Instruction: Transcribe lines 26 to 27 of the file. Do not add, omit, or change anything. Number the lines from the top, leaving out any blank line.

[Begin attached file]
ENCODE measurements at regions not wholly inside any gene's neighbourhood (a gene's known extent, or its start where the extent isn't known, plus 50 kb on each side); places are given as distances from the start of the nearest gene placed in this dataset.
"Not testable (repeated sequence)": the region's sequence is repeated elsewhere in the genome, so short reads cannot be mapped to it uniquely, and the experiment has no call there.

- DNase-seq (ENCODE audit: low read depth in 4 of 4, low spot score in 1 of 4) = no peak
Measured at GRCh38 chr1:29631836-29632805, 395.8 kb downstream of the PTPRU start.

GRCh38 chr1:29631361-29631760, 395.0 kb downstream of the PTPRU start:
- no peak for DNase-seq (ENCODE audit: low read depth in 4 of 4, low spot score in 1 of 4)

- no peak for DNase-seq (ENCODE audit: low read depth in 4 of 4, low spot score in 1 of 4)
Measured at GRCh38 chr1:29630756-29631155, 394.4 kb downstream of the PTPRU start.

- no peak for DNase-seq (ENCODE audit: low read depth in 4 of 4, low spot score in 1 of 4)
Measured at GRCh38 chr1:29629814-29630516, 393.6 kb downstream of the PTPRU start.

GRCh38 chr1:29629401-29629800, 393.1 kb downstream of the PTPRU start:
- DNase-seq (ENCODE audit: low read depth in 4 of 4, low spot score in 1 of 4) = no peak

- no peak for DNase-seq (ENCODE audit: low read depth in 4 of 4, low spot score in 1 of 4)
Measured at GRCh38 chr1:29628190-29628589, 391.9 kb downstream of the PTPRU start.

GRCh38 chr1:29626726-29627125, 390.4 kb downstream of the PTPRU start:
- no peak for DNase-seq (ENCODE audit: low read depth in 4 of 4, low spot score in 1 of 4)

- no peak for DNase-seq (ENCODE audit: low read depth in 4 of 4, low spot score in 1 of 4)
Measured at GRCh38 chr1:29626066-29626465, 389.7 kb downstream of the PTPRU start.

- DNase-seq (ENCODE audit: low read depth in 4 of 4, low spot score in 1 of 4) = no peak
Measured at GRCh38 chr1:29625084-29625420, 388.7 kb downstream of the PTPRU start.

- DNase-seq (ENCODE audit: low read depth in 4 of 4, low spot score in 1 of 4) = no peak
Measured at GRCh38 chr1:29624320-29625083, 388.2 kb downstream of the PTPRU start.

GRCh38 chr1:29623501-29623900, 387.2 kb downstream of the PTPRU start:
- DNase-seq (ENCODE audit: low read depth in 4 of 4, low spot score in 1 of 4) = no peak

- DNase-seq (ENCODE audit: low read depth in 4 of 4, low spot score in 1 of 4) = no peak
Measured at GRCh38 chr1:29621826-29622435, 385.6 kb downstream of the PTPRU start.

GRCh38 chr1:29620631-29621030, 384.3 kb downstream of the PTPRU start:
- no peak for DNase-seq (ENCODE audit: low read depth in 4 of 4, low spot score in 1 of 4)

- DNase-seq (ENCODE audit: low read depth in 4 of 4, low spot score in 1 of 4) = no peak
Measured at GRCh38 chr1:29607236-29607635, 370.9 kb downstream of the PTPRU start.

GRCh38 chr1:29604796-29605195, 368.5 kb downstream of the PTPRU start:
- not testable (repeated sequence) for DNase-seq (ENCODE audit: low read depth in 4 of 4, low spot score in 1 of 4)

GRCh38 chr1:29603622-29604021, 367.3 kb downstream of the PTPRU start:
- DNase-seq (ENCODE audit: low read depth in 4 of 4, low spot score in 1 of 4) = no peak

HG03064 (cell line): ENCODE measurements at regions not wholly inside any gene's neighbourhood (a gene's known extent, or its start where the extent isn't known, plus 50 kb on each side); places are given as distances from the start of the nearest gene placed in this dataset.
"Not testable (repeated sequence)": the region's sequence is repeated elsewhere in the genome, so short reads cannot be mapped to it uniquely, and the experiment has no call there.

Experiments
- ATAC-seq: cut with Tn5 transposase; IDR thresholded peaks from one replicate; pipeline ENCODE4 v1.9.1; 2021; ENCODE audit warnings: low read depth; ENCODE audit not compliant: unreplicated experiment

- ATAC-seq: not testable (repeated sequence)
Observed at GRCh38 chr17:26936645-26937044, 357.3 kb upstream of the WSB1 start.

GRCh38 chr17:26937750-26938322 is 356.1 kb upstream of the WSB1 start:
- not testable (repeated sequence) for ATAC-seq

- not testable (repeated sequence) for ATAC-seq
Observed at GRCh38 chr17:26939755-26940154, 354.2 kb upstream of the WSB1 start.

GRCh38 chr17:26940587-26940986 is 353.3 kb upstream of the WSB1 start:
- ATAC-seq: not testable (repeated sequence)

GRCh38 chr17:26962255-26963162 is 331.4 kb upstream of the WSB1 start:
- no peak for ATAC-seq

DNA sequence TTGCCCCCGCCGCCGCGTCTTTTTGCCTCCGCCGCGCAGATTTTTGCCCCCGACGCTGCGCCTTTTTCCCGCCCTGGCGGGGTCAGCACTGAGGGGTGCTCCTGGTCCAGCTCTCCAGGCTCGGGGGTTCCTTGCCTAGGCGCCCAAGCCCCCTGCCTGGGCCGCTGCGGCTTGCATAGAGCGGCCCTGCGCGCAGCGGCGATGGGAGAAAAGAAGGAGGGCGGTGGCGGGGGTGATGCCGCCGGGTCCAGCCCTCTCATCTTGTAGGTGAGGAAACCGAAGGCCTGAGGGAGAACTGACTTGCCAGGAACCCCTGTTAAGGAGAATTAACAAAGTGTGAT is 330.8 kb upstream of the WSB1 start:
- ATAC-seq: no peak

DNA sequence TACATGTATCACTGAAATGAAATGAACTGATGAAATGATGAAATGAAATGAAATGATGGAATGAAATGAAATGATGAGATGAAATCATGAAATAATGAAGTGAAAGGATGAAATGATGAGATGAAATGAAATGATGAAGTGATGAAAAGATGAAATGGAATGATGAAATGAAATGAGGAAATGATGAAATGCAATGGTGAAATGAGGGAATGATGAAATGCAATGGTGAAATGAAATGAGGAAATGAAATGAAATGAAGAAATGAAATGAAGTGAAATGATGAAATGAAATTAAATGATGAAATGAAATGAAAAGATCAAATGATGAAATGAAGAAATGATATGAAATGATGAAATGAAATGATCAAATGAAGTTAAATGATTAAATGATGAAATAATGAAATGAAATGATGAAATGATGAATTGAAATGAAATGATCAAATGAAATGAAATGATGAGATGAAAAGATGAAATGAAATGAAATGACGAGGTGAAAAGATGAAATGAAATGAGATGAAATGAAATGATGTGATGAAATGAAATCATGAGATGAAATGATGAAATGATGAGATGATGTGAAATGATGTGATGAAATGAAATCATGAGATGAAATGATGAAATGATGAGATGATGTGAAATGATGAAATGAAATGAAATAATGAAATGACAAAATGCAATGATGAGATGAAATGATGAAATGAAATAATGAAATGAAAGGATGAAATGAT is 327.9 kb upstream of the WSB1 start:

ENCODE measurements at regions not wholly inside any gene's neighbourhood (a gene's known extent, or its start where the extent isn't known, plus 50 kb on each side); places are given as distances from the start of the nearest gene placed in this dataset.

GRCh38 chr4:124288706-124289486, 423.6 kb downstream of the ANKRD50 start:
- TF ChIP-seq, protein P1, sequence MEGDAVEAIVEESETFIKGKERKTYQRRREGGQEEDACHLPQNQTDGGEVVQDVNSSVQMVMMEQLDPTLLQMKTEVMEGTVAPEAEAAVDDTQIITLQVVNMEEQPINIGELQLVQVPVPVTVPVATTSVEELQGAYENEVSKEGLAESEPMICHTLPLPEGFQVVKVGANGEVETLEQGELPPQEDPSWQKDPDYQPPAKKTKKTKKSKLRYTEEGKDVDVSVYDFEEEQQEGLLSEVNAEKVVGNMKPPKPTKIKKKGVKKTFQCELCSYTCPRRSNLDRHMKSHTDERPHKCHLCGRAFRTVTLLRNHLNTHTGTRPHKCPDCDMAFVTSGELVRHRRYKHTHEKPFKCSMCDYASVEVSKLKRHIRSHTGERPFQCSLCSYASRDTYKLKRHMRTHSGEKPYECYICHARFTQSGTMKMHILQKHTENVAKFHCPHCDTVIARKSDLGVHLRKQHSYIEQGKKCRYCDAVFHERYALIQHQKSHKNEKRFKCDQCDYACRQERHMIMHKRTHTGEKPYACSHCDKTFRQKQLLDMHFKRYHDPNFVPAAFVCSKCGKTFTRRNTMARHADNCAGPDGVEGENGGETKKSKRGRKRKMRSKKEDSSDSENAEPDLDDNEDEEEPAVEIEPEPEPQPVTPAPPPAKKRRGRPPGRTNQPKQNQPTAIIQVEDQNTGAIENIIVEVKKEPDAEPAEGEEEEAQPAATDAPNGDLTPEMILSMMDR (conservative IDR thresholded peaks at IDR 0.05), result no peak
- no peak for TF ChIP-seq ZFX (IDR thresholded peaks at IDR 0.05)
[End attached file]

Measured at GRCh38 chr1:29621826-29622435, 385.6 kb downstream of the PTPRU start.

GRCh38 chr1:29620631-29621030, 384.3 kb downstream of the PTPRU start: